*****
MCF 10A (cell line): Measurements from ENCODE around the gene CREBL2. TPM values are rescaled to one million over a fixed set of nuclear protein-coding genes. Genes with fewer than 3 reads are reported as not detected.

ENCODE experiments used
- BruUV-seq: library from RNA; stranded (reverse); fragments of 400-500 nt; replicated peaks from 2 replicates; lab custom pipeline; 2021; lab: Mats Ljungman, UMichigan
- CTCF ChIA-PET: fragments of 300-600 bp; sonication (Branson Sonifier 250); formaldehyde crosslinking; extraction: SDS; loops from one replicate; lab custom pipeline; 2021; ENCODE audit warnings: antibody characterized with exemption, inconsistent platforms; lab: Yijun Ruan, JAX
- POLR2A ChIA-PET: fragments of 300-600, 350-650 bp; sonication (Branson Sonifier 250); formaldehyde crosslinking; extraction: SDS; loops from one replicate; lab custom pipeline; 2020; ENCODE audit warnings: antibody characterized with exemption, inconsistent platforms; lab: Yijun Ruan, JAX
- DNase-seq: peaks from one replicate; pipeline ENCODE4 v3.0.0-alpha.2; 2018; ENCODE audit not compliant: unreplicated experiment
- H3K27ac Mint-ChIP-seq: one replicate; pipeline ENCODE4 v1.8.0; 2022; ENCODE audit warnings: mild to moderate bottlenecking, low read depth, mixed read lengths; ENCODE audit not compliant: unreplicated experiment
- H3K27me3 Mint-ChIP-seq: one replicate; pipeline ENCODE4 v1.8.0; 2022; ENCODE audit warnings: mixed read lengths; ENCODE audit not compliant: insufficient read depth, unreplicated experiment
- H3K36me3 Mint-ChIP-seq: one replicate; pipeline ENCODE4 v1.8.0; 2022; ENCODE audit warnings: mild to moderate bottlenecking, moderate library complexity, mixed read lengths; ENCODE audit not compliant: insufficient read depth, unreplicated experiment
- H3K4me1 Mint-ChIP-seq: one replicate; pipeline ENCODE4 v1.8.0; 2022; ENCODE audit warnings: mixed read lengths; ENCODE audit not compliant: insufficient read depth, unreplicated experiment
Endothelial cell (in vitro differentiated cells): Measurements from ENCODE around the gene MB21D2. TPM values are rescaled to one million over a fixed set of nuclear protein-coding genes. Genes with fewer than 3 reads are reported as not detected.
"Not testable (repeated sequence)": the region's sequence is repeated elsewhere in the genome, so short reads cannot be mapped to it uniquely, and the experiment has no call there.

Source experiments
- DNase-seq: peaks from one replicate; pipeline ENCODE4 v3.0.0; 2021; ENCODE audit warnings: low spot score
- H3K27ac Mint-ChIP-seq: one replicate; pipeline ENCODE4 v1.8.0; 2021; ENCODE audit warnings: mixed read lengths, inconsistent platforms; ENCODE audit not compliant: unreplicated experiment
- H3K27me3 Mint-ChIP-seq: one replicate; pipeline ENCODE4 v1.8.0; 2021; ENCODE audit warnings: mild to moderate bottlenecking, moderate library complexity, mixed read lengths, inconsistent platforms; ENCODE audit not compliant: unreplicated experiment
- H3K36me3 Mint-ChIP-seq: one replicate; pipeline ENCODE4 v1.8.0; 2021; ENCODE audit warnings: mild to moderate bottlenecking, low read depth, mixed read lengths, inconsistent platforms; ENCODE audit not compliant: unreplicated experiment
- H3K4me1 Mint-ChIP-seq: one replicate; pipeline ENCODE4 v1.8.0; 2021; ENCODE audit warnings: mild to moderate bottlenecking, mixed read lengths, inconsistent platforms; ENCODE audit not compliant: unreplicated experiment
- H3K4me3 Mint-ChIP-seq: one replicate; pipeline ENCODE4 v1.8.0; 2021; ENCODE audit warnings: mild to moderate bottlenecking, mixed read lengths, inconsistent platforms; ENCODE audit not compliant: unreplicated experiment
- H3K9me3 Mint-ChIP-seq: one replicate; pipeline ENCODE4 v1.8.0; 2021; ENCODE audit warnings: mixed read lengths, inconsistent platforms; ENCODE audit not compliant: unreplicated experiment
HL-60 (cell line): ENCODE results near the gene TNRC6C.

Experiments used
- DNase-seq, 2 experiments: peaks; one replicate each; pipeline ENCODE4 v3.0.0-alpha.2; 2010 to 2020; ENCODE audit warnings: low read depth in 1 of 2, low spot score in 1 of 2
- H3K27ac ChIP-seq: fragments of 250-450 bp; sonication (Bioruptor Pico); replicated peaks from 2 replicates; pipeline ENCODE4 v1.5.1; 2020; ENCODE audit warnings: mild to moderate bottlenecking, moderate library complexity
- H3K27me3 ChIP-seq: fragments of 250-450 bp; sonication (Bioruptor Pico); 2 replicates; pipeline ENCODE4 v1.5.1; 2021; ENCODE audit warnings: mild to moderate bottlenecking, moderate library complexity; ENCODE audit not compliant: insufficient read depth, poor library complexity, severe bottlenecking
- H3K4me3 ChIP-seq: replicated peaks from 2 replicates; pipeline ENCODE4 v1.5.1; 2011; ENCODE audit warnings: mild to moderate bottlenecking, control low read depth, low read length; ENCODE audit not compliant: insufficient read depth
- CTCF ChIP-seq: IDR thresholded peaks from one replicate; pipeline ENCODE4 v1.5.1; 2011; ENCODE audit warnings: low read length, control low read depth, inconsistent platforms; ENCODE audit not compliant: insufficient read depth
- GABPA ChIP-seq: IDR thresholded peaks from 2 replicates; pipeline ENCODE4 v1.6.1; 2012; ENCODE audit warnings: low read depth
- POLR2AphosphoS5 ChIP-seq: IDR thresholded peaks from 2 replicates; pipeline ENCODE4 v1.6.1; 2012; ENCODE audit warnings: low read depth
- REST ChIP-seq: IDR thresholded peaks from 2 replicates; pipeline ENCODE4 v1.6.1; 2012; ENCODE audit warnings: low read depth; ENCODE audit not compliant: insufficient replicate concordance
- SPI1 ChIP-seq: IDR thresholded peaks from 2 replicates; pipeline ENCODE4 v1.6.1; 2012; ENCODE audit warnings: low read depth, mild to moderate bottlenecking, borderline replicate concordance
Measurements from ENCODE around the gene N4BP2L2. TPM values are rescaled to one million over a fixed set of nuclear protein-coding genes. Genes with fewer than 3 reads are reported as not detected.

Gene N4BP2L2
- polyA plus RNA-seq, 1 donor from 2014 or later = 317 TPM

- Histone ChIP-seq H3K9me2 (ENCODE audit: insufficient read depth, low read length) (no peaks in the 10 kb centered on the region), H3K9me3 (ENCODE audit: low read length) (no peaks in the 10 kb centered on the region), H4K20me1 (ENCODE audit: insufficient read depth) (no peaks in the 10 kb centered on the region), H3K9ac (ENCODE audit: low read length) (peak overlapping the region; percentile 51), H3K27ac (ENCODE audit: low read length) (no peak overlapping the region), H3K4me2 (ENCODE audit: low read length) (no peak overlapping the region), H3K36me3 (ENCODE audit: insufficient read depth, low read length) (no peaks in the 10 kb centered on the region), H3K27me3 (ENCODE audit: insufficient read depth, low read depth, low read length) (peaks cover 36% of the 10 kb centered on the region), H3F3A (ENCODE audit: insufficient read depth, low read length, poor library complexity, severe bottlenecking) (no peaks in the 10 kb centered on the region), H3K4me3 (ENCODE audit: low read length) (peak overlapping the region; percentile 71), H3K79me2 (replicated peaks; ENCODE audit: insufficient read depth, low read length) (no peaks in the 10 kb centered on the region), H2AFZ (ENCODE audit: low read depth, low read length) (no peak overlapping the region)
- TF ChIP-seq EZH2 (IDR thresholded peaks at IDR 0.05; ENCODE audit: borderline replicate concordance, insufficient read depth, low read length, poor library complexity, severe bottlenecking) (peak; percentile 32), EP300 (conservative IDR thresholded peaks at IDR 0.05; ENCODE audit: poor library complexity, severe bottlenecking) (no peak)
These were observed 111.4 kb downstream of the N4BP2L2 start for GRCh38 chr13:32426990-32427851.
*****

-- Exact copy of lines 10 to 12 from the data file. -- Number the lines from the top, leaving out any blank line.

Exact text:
- H3K4me1 Mint-ChIP-seq: one replicate; pipeline ENCODE4 v1.8.0; 2022; ENCODE audit warnings: mixed read lengths; ENCODE audit not compliant: insufficient read depth, unreplicated experiment
Endothelial cell (in vitro differentiated cells): Measurements from ENCODE around the gene MB21D2. TPM values are rescaled to one million over a fixed set of nuclear protein-coding genes. Genes with fewer than 3 reads are reported as not detected.
"Not testable (repeated sequence)": the region's sequence is repeated elsewhere in the genome, so short reads cannot be mapped to it uniquely, and the experiment has no call there.